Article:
N-linked glycosylation is required for optimal function of Kaposi's sarcoma herpesvirus-encoded, but not cellular, interleukin 6.

Dela Cruz CS, Lee Y, Viswanathan SR, El-Guindy AS, Gerlach J, Nikiforow S, Shedd D, Gradoville L, Miller G - J. Exp. Med. (2004)

N89 of KSHV IL-6 is required for optimal function in a B9.11 cell cytokine–dependent proliferation assay. Two-fold serially diluted supernatants, containing 25 ng/ml vIL-6 protein as determined by vIL-6–specific ELISA, derived from HKB5/B5 cells transfected with plasmids encoding wild-type vIL-6, or mutants N78K, N89K, and N78K/N89K were assessed for their capacity to stimulate proliferation of B9.11 cells. Cells were pulsed with tritiated thymidine from 48 to 64 h after addition of the supernatants, and radioactivity incorporation (cpm) was determined.
© Copyright Policy
Related In: Results  -  Collection

Show All Figures
getmorefigures.php?uid=PMC2211829&req=5

fig4: N89 of KSHV IL-6 is required for optimal function in a B9.11 cell cytokine–dependent proliferation assay. Two-fold serially diluted supernatants, containing 25 ng/ml vIL-6 protein as determined by vIL-6–specific ELISA, derived from HKB5/B5 cells transfected with plasmids encoding wild-type vIL-6, or mutants N78K, N89K, and N78K/N89K were assessed for their capacity to stimulate proliferation of B9.11 cells. Cells were pulsed with tritiated thymidine from 48 to 64 h after addition of the supernatants, and radioactivity incorporation (cpm) was determined.
Mentions: To determine whether specific N-linked glycosylation of vIL-6 was required for its biological function and could explain the nonoptimal function of nonglycosylated, bacterially produced vIL-6, supernatants from HKB5/B5 cells transfected with different vIL-6 N-linked glycosylation mutant constructs containing equal amounts of immunoreactive vIL-6 were assessed for their capacity to stimulate B9.11 cell growth. By comparison to wild-type vIL-6 and the N78K mutant, the N89K and N78K/N89K double mutants of vIL-6 were 16-fold impaired in their ability to stimulate proliferation of B9.11 cells (Fig. 4). This result suggested that N-linked glycosylation at site N89 was important for vIL-6 function, whereas N78 site was not essential. Another interpretation of this result was that the N89K mutation created a form of vIL-6 that inhibited B9.11 cell proliferation. Experiments were performed in which N89K vIL-6 protein was combined with wild-type vIL-6 to determine whether N89K acted as a dominant negative mutant. An additive effect on B9.11 cell proliferation was observed when N89K vIL-6 supernatants were mixed with wild-type vIL-6 (unpublished data). Similarly, HKB5/B5 cells were cotransfected with N89K vIL-6 and wild-type vIL-6 plasmids to determine if N89K mutant vIL-6 could block wild-type vIL-6 intracellularly. Results of B9.11 cell proliferation assays using supernatants from the cotransfected cells showed no inhibition of wild-type vIL-6 activity by the mutant N89K form (unpublished data).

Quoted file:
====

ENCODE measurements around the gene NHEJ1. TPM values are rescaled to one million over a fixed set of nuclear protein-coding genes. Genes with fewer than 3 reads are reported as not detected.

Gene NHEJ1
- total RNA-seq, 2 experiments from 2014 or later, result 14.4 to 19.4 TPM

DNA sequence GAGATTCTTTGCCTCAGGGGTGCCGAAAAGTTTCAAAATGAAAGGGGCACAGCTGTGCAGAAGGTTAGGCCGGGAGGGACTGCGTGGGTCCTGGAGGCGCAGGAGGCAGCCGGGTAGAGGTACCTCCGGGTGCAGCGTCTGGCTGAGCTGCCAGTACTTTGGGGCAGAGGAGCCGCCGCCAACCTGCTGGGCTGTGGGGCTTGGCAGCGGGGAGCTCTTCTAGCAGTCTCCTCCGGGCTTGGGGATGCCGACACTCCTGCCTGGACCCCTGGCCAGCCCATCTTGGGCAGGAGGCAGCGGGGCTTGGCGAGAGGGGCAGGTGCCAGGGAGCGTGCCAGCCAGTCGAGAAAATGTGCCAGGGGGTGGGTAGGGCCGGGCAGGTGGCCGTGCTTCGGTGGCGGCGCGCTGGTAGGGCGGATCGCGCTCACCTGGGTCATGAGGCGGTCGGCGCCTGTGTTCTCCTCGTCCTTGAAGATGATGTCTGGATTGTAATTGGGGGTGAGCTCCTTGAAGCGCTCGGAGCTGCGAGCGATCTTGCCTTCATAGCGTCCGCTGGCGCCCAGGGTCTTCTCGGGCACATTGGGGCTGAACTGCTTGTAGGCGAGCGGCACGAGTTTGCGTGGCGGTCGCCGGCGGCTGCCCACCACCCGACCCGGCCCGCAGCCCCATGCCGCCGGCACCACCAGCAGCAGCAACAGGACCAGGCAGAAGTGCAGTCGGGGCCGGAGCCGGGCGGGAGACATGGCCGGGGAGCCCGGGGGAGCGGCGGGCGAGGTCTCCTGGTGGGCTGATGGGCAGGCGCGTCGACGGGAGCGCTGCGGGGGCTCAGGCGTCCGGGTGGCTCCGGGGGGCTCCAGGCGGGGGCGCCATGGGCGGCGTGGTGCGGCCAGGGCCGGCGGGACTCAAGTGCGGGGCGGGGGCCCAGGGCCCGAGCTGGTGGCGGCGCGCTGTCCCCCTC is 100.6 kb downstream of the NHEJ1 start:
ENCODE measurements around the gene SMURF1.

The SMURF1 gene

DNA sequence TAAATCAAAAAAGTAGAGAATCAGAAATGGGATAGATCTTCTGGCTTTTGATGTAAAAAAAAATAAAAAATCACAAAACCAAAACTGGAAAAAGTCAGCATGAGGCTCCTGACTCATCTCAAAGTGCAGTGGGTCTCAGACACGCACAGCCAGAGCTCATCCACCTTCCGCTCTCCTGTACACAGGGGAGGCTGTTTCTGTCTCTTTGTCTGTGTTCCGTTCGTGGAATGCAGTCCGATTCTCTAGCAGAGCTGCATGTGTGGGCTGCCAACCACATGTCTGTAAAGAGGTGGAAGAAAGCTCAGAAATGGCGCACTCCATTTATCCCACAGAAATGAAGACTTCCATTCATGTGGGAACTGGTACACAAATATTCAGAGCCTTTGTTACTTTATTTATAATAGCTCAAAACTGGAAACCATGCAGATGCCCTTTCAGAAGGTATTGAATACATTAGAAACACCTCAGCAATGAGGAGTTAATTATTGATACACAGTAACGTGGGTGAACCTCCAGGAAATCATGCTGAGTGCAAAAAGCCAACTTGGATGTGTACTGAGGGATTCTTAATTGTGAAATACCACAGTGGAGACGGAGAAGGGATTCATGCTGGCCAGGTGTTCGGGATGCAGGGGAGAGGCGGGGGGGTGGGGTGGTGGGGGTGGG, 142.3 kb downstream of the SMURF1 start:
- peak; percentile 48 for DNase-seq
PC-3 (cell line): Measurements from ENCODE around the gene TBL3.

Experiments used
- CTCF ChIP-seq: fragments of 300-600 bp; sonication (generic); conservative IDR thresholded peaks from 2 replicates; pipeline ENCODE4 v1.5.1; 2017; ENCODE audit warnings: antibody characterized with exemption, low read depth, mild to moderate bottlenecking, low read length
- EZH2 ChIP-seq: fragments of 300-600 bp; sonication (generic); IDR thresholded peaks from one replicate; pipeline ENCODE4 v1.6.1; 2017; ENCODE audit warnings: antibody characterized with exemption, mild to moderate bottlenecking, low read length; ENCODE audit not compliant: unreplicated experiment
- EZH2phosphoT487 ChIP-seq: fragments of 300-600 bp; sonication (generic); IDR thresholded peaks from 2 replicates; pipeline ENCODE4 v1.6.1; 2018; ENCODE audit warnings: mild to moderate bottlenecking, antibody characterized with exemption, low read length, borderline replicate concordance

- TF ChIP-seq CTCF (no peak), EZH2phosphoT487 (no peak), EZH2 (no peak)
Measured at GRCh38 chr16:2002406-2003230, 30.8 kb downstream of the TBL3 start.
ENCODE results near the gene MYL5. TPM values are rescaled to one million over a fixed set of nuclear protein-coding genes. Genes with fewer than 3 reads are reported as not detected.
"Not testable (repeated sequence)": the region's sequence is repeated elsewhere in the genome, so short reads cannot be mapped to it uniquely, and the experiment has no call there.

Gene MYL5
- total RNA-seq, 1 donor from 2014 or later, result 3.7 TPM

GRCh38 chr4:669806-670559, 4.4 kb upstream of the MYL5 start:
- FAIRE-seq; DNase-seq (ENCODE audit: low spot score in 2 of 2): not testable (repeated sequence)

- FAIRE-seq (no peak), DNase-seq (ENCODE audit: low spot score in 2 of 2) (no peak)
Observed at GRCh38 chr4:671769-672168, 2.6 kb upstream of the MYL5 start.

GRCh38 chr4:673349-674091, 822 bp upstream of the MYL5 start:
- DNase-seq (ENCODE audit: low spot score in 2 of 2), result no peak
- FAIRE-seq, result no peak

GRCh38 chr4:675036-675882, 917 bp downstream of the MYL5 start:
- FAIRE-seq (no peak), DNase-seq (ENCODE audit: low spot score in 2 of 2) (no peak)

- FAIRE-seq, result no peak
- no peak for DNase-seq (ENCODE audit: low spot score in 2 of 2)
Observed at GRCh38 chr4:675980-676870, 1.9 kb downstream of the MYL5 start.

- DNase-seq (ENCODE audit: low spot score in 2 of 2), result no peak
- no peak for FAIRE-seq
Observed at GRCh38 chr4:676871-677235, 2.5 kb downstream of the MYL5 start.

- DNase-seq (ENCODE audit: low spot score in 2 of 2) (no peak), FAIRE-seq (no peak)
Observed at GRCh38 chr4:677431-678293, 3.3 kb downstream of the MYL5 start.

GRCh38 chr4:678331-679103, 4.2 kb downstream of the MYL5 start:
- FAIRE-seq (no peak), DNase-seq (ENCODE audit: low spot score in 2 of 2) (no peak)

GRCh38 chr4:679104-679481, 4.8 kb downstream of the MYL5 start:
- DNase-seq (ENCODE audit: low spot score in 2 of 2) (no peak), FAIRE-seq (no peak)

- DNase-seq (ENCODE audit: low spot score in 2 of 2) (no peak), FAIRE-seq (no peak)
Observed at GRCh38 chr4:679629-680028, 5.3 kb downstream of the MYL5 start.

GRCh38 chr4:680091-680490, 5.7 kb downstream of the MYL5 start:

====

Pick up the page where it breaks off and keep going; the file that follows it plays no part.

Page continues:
Bottom Line: Although hIL-6 is also N-glycosylated at N73 and multiply O-glycosylated, neither N-linked nor O-linked glycosylation is necessary for IL-6 receptor alpha-dependent binding to gp130 or signaling through JAK1-STAT1/3.As distinct from vIL-6, unglycosylated hIL-6 is as potent as glycosylated hIL-6 in stimulating B cell proliferation.These findings highlight distinct functional roles of N-linked glycosylation in viral and cellular IL-6.

View Article: PubMed Central - PubMed

Affiliation: Department of Molecular Biophysics and Biochemistry, Yale University School of Medicine, New Haven, CT 06520, USA.

ABSTRACT
Kaposi's sarcoma-associated herpesvirus interleukin-6 (vIL-6) is a structural and functional homologue of the human cytokine IL-6 (hIL-6). hIL-6 and vIL-6 exhibit similar biological functions and both act via the gp130 receptor subunit to activate the Janus tyrosine kinase (JAK)1 and signal transducer and activator of transcription (STAT)1/3 pathway. Here we show that vIL-6 is N-linked glycosylated at N78 and N89 and demonstrate that N-linked glycosylation at site N89 of vIL-6 markedly enhances binding to gp130, signaling through the JAK1-STAT1/3 pathway and functions in a cytokine-dependent cell proliferation bioassay. Although hIL-6 is also N-glycosylated at N73 and multiply O-glycosylated, neither N-linked nor O-linked glycosylation is necessary for IL-6 receptor alpha-dependent binding to gp130 or signaling through JAK1-STAT1/3. As distinct from vIL-6, unglycosylated hIL-6 is as potent as glycosylated hIL-6 in stimulating B cell proliferation. These findings highlight distinct functional roles of N-linked glycosylation in viral and cellular IL-6.

Show MeSH
Related in: MedlinePlus